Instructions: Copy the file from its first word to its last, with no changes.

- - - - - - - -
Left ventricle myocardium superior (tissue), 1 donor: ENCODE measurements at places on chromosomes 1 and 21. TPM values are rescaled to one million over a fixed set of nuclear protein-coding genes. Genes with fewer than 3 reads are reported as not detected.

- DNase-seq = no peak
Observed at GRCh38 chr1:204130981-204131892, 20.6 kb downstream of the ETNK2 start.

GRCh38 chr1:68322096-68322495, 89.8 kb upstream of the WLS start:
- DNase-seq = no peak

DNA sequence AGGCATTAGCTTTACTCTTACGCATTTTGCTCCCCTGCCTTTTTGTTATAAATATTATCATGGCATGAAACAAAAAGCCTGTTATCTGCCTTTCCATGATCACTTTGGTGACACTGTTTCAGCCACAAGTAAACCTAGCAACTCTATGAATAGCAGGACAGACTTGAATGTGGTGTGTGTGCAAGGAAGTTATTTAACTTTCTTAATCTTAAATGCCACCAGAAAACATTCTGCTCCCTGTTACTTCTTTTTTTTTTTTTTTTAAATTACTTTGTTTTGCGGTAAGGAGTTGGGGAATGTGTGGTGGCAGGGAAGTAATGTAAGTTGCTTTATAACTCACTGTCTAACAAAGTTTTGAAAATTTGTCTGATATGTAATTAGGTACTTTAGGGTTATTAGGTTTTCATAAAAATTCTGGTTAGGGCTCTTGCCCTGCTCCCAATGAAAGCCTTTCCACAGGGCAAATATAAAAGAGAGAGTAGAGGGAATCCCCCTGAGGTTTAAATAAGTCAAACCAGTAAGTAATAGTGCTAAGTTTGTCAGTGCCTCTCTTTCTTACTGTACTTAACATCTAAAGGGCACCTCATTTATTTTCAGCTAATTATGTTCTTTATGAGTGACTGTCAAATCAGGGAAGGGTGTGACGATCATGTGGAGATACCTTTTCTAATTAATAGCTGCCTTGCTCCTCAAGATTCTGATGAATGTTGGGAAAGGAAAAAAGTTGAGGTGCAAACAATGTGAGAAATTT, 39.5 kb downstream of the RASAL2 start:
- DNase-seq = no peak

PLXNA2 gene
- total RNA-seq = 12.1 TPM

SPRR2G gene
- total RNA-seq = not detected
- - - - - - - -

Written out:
Left ventricle myocardium superior (tissue), 1 donor: ENCODE measurements at places on chromosomes 1 and 21. TPM values are rescaled to one million over a fixed set of nuclear protein-coding genes. Genes with fewer than 3 reads are reported as not detected.

- DNase-seq = no peak
Observed at GRCh38 chr1:204130981-204131892, 20.6 kb downstream of the ETNK2 start.

GRCh38 chr1:68322096-68322495, 89.8 kb upstream of the WLS start:
- DNase-seq = no peak

DNA sequence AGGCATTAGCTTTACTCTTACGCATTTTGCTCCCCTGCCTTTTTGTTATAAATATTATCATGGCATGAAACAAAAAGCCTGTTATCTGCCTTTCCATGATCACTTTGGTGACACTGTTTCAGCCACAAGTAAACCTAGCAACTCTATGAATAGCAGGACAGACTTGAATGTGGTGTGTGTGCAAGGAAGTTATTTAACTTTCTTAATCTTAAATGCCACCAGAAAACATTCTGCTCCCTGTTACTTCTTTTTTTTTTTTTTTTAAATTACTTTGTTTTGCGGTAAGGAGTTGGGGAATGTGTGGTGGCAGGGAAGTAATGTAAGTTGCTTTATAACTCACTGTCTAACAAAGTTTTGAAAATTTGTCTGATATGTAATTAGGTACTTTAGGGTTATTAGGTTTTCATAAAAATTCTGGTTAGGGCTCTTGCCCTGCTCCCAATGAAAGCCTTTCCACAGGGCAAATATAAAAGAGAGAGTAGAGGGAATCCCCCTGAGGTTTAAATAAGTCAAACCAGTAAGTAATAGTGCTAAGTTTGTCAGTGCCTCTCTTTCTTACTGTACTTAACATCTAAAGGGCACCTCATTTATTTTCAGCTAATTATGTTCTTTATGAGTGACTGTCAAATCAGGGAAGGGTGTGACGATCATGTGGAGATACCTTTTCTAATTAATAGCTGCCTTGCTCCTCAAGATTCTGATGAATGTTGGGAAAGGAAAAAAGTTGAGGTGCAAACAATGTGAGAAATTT, 39.5 kb downstream of the RASAL2 start:
- DNase-seq = no peak

PLXNA2 gene
- total RNA-seq = 12.1 TPM

SPRR2G gene
- total RNA-seq = not detected